We share the same mom, at birth anyway, but her influence was just as intentional upon my life as with yours. You experienced her influence through the awesome privilege of knowing her, loving her, holding her, building a bond with her, while I have only had gratitude for her.
That gratitude is all I carried with me for 54 years before that transformed into information, people, and families. For myself, like all children given up for adoption, there is a real biological and emotional impact that psychologists have identified and often explained as “a sense of missing something” by adult adoptees. It has to do with a 9-month gestation period when a pre-born child actually bonds to its mother’s voice, smell, and closeness. That is the bonding process, but for a child given up for adoption, all that remains is the innate sense that “a sense of missing something” for me.
Growing up, adoption for me was a positive experience. I always knew I was adopted. In fact, I grew up in a family of five adopted children. Interestingly, of my adopted siblings, I am the only one who has been able to identify my biological family, although the others have tried long before I did. If it wasn’t for some medical issues, I may have never tried. I have always cherished my adopted parent’s love in that they changed my diapers and put up with my adolescence.
As I found myself employed as a church pastor and even as a hospital chaplain, I became more aware of how pronounced a child becomes to a mother’s emotion. Without knowing the circumstances of my birth mother at the time of my adoption, the thought began to occur to me that she likely suffered a daily haunting of hopes that her decision for adoption was the right one.
As my step-siblings and families, I have tried to reach out just enough to let you know that I will connect with you according to your own interest. I am certainly always willing to answer any questions you may have, to draw closer or stay at a distance, but have been intentional about not being assertive, just present and available.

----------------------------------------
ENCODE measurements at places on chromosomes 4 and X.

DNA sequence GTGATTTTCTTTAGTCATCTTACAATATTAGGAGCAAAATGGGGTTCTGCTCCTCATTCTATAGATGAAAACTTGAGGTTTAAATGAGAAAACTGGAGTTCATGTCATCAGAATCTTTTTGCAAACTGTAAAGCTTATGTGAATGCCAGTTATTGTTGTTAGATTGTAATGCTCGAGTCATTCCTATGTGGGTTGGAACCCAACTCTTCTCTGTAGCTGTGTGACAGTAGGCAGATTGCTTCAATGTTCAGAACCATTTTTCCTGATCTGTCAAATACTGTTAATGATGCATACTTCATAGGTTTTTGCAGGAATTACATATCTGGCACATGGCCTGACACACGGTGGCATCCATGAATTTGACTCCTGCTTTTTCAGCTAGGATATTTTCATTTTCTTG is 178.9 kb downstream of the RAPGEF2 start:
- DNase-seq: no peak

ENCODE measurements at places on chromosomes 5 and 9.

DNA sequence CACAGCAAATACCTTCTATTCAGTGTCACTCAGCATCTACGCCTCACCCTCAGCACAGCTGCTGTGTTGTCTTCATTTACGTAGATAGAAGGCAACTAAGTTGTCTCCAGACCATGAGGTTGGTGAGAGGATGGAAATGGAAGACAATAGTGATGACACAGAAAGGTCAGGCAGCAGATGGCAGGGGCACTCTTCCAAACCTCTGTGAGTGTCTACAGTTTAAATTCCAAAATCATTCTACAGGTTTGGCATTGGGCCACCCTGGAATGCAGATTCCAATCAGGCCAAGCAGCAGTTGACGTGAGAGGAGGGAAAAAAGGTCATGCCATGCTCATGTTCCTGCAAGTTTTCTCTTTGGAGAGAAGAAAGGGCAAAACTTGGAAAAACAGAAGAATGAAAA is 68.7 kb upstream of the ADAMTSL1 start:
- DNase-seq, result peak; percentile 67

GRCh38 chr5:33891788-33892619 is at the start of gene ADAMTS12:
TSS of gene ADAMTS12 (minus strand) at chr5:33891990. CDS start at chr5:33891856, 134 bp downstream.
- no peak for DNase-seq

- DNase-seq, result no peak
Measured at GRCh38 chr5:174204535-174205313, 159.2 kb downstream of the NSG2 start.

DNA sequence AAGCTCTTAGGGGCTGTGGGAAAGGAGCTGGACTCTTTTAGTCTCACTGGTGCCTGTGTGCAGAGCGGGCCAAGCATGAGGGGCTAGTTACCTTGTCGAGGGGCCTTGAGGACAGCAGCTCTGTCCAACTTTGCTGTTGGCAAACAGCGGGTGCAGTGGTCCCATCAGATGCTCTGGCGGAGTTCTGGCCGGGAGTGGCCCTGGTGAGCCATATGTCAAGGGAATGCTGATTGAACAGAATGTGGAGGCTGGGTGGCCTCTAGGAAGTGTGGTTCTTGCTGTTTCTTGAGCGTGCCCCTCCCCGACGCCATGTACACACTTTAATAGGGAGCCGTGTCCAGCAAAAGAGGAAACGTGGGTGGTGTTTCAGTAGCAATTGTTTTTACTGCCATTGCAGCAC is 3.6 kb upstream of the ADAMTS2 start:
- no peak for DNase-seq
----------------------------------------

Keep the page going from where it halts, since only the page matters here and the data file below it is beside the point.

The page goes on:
Admittedly, It never occurred to me that a sudden discovery of a sibling could cause doubt or defense toward a mother’s character or past. It simply never occurred to me that my birth mother acted in anyway other than with a motive of love and nurture for my future. So I wouldn’t want any to entertain any thoughts of dark past or hidden life because of my unknown birth.
Not knowing everything about a parent’s distant past is not always a negative thing worthy of suspicion, but perhaps a parent’s intentional way to preserve a present relationship. Several years ago I talked on the phone with a relative who commented to me that her life seemed happy and content in Colorado. We sometimes don’t think of our parents as people who deserve grace or forgiveness until we reach our own agedness, and realize they simply done what was deemed best with whatever they had to choose from at the time.
On the paternal side of my situation, our mom meet my birth dad at a bar and grill at a very bleak time in her life. She was a divorced single mother of two small children and if you do the math, I won the fertilization race somewhere around the New Years holidays. Which makes me think of the weight of loneliness and worry she likely carried as she faced an uncertain new year and future.
At the time my birth dad was helping his sister’s business by subbing for the bar tender when he apparently took an interest in her. He was Italian and 21 years older than she. He did not know or was at least never informed she became pregnant.
It is not known if this was consensual or not, and we will never know. We can speculate either way. He was 45 years old while she was only 24 years old, he had a military background, separated from his own wife at the time, and it is conceivable that any sort of aggressive advances would work in his favor. If the encounter was not a consensual one, 1962 was not exactly the year to openly accuse a man of rape.
If it was a consensual one we could just as easily speculate that there must have been a degree of remorse because he never knew of the pregnancy and was never informed of the pregnancy or my birth, as far as I know. There are only two people that know what happened that day and neither are here to tell.
What I do know, is that our mom made a very difficult and loving decision that changed the trajectory of my life and that was exactly what she intended.